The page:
The document known as Papyrus Westcar (P. Berlin 3033, named after its collector) preserves the only extant copy of the Tales of the Court of King Khufu. Its provenance is unknown; the manuscript is usually dated to the Second Intermediate Period on the basis of the Hieratic hand, but it may be slightly later. The date of composition is uncertain but is perhaps at the end of the Middle Kingdom.

Twelve columns survive, of around twenty-six lines each, and there are probably at least two columns missing from the start. The extant text opens with a series of tales set in various Old Kingdom courts (Djoser, Nebka, Sneferu), which are being told to King Khufu by his sons. The first tale is lost apart from Khufu's response, but it was probably preceded by a narrative prologue in which the king requested entertainment to avoid boredom. Each of the tales involves a magical wonder performed by a lector-priest, such as the movement of a body of water.

Instead of a fourth tale, there is a narrative about wonders done in the presence of Khufu himself by a commoner called Djedi, in which Khufu's behavior is less than ideal. Khufu is seeking some esoteric information for use in his great pyramid, but he is told that access to this is possible only for the eldest of three children of the sun god, who will be born to a woman and who will succeed Khufu's dynasty. After this comes an account of the birth of the first three kings of the fifth dynasty. The end of the tale is lost; the manuscript breaks off in the middle of the episode recounting the events following the triplets' birth. The manuscript is incomplete, although the lost final portion may have been short.

The royal characters are historical (although the identity of one prince, Bauefre, is problematic). With one exception, the nonroyal characters are otherwise unknown and are presumably fictional: the actual mother of the first two fifth dynasty kings was Khentkawes, while in the Tales the mother is the wife of a priest, Rudjdjedet. The Tales rewrite history, but apparently in order to entertain rather than for propagandistic motives.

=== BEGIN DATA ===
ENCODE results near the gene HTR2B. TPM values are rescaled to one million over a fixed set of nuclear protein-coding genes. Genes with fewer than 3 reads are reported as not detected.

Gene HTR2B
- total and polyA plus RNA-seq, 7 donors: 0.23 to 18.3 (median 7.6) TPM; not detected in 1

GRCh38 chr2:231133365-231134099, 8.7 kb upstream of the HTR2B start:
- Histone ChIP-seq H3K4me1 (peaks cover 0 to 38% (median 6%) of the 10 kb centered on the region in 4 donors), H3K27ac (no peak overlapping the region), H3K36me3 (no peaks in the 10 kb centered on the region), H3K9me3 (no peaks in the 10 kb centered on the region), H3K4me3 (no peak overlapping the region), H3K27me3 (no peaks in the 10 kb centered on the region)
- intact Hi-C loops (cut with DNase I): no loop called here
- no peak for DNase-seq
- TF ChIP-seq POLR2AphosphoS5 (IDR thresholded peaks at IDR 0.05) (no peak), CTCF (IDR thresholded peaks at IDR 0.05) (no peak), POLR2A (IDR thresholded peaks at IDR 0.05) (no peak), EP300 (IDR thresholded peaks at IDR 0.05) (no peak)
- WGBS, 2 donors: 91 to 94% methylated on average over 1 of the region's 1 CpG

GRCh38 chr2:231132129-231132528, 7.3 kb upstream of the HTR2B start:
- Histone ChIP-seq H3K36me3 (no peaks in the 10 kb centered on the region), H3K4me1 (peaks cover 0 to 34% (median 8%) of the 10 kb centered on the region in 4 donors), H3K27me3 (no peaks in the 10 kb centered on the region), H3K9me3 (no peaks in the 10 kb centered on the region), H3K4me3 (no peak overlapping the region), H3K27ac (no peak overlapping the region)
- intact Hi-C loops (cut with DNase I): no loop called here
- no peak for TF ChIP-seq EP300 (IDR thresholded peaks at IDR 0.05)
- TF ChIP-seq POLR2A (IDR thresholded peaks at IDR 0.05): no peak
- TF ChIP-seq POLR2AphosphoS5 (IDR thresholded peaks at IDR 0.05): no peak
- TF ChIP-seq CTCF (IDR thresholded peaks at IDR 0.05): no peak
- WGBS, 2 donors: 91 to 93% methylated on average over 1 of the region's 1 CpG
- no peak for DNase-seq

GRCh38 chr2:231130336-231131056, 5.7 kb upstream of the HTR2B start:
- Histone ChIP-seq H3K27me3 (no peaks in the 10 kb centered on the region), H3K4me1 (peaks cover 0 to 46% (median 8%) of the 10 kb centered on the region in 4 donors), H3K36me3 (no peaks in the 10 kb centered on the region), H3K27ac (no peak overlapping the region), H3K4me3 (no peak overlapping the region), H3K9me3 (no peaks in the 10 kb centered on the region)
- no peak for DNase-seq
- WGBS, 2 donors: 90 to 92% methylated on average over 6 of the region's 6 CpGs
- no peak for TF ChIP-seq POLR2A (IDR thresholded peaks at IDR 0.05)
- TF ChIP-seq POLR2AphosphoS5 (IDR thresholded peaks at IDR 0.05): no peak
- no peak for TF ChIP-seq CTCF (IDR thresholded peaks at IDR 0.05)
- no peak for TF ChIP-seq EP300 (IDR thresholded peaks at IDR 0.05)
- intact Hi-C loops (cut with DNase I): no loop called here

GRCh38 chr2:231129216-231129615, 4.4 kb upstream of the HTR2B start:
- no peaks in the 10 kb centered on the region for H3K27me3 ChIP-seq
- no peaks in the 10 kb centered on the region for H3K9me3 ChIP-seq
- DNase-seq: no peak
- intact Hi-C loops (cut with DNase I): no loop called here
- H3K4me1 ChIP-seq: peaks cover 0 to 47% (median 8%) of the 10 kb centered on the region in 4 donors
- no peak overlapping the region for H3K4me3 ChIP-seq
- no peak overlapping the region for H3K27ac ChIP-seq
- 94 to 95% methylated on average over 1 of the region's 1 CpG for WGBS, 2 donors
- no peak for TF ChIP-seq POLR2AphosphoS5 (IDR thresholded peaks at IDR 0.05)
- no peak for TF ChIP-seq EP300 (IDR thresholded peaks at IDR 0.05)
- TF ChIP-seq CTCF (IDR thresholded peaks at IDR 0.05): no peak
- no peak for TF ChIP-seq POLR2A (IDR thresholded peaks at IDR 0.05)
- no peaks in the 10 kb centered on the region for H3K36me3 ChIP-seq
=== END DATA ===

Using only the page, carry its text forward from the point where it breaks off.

The Tales are usually analyzed as prose, but they are probably loosely structured verse; the extant text comprises around 530 metrical lines. The language and style suggest a later date than that of other Middle Egyptian fictional narratives, such as the Story of Sinuhe, but the looser structure and the “lower,” more frivolous tone may represent a contemporaneous tradition of narrative art that was more culturally peripheral, and that is otherwise attested only in small fragmentary papyri. Many elements of parody have been detected, including allusions to the royal birth-cycle of kings, rituals of the goddess Hathor, and royal commemorative inscriptions. Nevertheless, the Tales also include the themes of good as opposed to bad kings, and of true as opposed to false wonders, although the serious aspects of these are not fully developed. In many respects, the Tales can be seen as a forerunner of the Ramessid late Egyptian stories.


  • Blackman, A. M. The Story of King Kheops and the Magicians: Transcribed from Papyrus Westcar, Berlin Papyrus 3033. Edited by W. V. Davies. Reading, 1988. Standard edition of the text.
  • Goedicke, H. “Thoughts about the Papyrus Westcar.” Zeitschrift für ägyptische Sprache und Alterumskunde 120 (1992), 23–36.
  • Parkinson, R. B. The Tale of Sinuhe and Other Ancient Egyptian Poems 1940–1640 BC. Oxford, 1997. Recent translation, pp. 102–127.
  • Simpson, William K. “Pap. Westcar.” In Lexikon der Ägyptologie, 4: 744–746. Wiesbaden, 1982.

R. B. Parkinson